In these days of mobile technology, work doesn't necessarily stop when an employee leaves the office. France has decided it's time to act and introduced rules to protect people (in certain sectors) from work email outside of office hours, which is understood to mean 6pm to 9am. The deal means employees will have to switch off work phones and avoid looking at work email, and firms will not be able to pressure staff to check messages.
Some German firms have also announced that servers would stop sending emails 30 minutes after the end of employees' shifts and only start again half an hour before the person returned to work.
Obviously these schemes would not work in every industry, or at least not with the same set 'office hours'. Many staff need to work in shifts in order to cover a longer working day. Medical staff and emergency services are paid to be on call even if they end up not being needed. "If you're not being paid you're not being valued," says Paul Sellers, policy advisor for the Trades Union Congress in the UK. "Why are we expecting people to work to 8.30pm or later?" Many working time regulations and policies were drawn up before mobile phones were so prevalent. "Digital working time" should be measured and the policies rewritten to bring them up-to-date.
In some workplaces it is expected that employees will respond to emails within a short timeframe. One advertising consultant in London, who is expected to check her emails in the evenings, says, "Many emails come through between 6pm and 10pm. Needless to say not all of them require an immediate response though if I'm to tell which do and don't, I do need to check them."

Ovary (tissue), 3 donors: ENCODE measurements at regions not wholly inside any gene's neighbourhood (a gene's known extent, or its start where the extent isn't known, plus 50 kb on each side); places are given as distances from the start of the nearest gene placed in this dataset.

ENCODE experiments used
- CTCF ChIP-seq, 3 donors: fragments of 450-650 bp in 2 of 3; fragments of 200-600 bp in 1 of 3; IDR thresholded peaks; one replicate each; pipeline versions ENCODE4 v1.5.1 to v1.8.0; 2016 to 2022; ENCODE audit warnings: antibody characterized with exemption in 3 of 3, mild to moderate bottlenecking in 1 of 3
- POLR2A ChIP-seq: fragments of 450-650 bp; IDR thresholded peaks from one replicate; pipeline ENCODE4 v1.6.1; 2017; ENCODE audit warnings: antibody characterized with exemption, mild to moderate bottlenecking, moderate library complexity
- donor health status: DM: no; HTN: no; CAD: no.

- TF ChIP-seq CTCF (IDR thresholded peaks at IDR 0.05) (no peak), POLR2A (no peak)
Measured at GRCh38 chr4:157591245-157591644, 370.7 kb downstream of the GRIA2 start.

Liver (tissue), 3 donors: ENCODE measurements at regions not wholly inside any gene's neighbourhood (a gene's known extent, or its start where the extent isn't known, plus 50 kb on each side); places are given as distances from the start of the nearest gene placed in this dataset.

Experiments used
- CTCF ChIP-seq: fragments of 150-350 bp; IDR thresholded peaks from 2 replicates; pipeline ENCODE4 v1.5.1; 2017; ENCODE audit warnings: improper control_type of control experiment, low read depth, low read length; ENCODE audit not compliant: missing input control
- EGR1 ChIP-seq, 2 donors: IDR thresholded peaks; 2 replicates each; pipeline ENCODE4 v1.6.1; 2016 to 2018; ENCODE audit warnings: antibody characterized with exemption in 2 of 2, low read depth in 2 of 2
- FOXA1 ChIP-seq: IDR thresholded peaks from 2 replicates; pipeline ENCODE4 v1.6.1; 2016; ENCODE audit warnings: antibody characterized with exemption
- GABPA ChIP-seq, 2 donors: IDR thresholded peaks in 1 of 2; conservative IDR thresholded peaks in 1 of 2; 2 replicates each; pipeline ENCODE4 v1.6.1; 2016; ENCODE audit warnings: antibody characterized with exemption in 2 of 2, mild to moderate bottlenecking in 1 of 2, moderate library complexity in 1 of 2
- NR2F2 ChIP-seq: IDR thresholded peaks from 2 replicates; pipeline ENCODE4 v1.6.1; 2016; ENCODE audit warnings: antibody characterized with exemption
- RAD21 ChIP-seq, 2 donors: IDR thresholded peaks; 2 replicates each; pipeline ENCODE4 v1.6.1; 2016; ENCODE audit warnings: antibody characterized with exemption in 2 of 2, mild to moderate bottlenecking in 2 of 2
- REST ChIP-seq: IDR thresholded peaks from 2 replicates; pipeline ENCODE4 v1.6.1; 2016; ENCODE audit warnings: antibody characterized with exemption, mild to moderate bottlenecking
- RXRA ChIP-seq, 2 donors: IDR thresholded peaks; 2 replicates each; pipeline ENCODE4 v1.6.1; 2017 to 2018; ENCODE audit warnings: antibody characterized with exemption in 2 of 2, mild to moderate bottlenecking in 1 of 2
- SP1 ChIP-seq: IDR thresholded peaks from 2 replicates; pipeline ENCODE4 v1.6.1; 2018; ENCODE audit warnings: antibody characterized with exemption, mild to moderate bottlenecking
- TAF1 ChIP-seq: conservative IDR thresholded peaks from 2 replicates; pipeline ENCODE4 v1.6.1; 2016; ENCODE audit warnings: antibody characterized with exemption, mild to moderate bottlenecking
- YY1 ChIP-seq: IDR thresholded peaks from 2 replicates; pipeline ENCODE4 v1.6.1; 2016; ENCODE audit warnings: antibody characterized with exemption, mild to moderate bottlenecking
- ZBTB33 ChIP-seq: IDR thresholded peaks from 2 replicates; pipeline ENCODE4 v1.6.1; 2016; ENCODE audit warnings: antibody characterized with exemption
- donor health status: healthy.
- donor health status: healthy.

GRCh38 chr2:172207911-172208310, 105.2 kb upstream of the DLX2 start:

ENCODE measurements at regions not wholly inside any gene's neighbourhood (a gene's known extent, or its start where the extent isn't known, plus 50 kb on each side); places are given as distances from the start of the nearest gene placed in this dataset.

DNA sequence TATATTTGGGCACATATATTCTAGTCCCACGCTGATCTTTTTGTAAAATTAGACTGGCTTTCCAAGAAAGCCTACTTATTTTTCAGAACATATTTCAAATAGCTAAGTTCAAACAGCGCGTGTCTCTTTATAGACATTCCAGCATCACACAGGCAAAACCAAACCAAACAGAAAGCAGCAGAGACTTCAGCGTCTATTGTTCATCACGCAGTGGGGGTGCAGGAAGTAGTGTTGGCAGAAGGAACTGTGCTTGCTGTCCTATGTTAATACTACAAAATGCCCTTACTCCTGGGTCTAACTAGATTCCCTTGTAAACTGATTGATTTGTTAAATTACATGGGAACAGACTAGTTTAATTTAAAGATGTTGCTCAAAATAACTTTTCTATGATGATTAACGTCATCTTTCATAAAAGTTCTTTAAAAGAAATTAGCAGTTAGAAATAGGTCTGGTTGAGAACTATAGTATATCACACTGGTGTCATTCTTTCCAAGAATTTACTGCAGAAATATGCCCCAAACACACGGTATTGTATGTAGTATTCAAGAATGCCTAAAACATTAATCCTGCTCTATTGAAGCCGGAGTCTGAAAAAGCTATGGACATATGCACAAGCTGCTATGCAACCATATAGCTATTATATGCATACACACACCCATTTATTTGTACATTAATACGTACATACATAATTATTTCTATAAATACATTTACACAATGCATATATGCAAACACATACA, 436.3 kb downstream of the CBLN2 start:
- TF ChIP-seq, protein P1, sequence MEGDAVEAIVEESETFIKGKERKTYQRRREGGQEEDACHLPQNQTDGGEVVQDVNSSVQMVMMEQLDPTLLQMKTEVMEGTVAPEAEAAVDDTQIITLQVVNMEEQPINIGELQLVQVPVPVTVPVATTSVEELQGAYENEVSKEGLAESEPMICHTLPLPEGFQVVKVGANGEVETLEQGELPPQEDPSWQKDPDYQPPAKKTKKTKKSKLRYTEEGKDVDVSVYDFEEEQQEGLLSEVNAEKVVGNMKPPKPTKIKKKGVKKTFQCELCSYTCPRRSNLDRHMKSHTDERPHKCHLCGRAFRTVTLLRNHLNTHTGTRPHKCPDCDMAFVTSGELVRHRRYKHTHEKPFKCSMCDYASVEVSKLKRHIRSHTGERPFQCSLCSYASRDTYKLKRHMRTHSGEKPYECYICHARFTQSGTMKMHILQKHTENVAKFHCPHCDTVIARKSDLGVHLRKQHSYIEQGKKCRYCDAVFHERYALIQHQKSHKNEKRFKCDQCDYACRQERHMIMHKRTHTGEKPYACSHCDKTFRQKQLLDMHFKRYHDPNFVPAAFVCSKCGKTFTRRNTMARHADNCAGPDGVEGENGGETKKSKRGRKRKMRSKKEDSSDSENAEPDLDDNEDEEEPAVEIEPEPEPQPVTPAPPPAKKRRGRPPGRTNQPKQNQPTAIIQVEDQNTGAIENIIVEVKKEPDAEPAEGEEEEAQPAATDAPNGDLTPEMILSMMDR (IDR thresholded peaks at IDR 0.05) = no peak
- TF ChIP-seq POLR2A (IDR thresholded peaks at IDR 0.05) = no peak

This situation could be engendering a culture of individuals who reply at midnight because nobody wants to be the person who didn't reply. If companies don't set boundaries as to how long an employee may take to respond to work-related requests outside of office hours then every conscientious employee will feel the need to work moderate to extreme levels of unpaid overtime in their effort to satisfy the organization and the boss. However, overworked workers become less productive. Productivity can also be impacted by issues outside of the office – one London worker says he thought he'd perfected the discreet glance at the phone during dinner. Now he's not so sure. "I suspect you're more distracted in company than you think you are. It can be very irritating to people around you."
On the other side of the debate, now that we can put anything we may need in the cloud. or can carry our access on a tablet or mobile device, employees have better options for flexi-time – keeping in touch on trains, emailing between time zones - or working from home (see our previous blog). This may be especially helpful for people with young families and provide them with more employment opportunities.
Email 'lock-outs' may not work for Australia but the important message is that all employees (including the boss) need good work-life balance. Managers should encourage this and educate their staff accordingly.